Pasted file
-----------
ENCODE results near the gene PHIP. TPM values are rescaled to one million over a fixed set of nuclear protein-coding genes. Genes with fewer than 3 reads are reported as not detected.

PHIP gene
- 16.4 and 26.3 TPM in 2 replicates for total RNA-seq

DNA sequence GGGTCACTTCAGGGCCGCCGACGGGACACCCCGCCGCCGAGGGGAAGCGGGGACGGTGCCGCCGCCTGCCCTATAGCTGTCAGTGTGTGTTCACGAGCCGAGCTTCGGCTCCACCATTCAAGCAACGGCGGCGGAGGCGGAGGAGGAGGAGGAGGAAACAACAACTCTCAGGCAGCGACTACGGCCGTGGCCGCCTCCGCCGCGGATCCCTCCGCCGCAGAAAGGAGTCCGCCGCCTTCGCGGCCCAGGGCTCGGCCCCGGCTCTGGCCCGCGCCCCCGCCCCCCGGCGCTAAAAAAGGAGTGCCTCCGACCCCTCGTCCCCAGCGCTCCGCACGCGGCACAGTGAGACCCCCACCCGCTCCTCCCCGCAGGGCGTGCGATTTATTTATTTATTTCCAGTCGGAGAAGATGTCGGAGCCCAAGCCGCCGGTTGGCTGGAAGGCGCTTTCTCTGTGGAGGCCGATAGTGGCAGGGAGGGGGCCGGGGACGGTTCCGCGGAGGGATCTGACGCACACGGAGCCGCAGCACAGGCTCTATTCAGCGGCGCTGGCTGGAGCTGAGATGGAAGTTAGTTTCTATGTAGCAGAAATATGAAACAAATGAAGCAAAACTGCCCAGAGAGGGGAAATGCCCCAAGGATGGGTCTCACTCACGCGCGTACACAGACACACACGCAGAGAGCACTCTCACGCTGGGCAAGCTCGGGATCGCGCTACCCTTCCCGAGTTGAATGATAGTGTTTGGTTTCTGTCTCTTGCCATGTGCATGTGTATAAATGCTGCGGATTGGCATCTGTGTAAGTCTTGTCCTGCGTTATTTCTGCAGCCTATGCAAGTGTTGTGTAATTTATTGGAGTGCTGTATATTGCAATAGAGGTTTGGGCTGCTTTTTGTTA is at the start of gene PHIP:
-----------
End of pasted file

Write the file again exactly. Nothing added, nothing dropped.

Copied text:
ENCODE results near the gene PHIP. TPM values are rescaled to one million over a fixed set of nuclear protein-coding genes. Genes with fewer than 3 reads are reported as not detected.

PHIP gene
- 16.4 and 26.3 TPM in 2 replicates for total RNA-seq

DNA sequence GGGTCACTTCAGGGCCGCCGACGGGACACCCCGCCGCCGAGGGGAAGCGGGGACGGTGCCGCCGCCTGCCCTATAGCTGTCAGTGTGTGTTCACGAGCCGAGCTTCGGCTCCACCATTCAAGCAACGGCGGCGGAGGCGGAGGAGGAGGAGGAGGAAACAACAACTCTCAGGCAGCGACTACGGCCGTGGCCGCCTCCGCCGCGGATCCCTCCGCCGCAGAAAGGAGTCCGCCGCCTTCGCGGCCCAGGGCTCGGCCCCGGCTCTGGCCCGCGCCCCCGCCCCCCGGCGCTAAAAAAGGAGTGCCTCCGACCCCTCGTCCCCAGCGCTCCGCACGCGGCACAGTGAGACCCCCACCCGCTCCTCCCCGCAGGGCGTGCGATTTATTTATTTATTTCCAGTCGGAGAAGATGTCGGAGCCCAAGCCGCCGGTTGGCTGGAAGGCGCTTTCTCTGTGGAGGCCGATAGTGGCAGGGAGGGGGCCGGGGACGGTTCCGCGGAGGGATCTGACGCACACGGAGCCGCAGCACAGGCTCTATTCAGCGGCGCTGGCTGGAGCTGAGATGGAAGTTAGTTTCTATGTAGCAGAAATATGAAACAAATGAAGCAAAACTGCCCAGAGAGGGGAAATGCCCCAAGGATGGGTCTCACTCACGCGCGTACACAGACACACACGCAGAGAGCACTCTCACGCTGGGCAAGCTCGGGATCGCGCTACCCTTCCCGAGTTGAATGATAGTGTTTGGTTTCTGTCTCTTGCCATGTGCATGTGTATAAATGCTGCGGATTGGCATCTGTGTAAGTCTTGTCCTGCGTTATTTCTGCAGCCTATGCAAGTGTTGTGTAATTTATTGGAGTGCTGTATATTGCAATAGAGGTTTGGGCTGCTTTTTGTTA is at the start of gene PHIP: